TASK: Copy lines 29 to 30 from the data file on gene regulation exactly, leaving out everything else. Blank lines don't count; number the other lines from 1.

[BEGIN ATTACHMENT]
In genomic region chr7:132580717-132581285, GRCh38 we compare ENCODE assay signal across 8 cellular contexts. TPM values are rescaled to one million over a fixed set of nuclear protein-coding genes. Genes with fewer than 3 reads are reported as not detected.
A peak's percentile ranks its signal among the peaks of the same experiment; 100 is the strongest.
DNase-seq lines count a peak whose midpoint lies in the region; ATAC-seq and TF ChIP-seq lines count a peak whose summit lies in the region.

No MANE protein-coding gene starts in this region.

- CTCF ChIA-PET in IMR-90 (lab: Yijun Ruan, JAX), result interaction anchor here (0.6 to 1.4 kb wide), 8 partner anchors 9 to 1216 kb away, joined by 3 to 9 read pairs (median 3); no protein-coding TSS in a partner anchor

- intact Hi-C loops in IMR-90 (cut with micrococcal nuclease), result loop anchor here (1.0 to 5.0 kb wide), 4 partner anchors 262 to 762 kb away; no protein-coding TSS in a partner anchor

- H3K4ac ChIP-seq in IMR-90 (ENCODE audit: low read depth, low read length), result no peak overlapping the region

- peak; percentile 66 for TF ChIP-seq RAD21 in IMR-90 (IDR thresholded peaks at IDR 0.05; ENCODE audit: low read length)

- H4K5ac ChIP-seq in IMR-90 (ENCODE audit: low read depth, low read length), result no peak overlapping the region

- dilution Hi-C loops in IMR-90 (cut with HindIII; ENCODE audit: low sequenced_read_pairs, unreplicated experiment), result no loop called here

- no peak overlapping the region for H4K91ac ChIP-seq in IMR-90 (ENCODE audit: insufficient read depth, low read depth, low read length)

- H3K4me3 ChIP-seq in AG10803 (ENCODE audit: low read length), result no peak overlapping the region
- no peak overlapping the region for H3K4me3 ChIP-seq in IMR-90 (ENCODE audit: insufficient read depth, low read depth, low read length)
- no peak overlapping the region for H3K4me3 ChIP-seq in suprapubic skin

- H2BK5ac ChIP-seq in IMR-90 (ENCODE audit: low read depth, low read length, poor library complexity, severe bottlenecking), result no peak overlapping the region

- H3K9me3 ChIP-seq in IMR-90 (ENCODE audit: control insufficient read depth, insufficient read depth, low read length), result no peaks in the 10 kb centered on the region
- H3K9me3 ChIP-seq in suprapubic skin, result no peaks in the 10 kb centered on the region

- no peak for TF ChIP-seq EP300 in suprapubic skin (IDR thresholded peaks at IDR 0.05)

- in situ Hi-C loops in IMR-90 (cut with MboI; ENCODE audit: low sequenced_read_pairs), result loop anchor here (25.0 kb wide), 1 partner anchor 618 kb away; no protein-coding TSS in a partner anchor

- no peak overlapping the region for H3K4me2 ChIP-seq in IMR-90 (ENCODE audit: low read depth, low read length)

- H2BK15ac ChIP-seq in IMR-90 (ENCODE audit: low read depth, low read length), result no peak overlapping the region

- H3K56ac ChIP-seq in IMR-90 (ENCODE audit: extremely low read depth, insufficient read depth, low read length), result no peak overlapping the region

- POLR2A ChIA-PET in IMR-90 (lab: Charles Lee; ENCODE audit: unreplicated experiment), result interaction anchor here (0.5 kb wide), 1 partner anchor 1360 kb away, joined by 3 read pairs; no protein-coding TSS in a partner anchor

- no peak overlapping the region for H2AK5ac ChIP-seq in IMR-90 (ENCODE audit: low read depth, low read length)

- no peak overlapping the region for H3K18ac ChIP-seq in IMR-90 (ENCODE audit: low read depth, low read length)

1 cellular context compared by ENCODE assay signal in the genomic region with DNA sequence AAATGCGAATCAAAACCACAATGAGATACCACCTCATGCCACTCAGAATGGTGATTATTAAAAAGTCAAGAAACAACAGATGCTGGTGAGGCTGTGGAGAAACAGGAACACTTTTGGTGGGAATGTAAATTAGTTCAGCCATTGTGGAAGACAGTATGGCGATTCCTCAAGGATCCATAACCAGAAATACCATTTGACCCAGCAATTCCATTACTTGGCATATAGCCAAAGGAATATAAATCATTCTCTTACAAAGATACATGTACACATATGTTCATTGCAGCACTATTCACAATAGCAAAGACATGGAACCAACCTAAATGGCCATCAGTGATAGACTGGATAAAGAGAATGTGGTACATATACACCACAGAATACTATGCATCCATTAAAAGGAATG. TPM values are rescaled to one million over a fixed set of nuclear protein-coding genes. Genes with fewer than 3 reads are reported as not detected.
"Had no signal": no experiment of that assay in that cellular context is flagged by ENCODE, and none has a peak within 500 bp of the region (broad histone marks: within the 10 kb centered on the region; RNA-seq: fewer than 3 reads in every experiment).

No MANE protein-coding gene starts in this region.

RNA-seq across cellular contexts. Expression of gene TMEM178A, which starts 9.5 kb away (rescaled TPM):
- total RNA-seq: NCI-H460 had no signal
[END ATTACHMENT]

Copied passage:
RNA-seq across cellular contexts. Expression of gene TMEM178A, which starts 9.5 kb away (rescaled TPM):
- total RNA-seq: NCI-H460 had no signal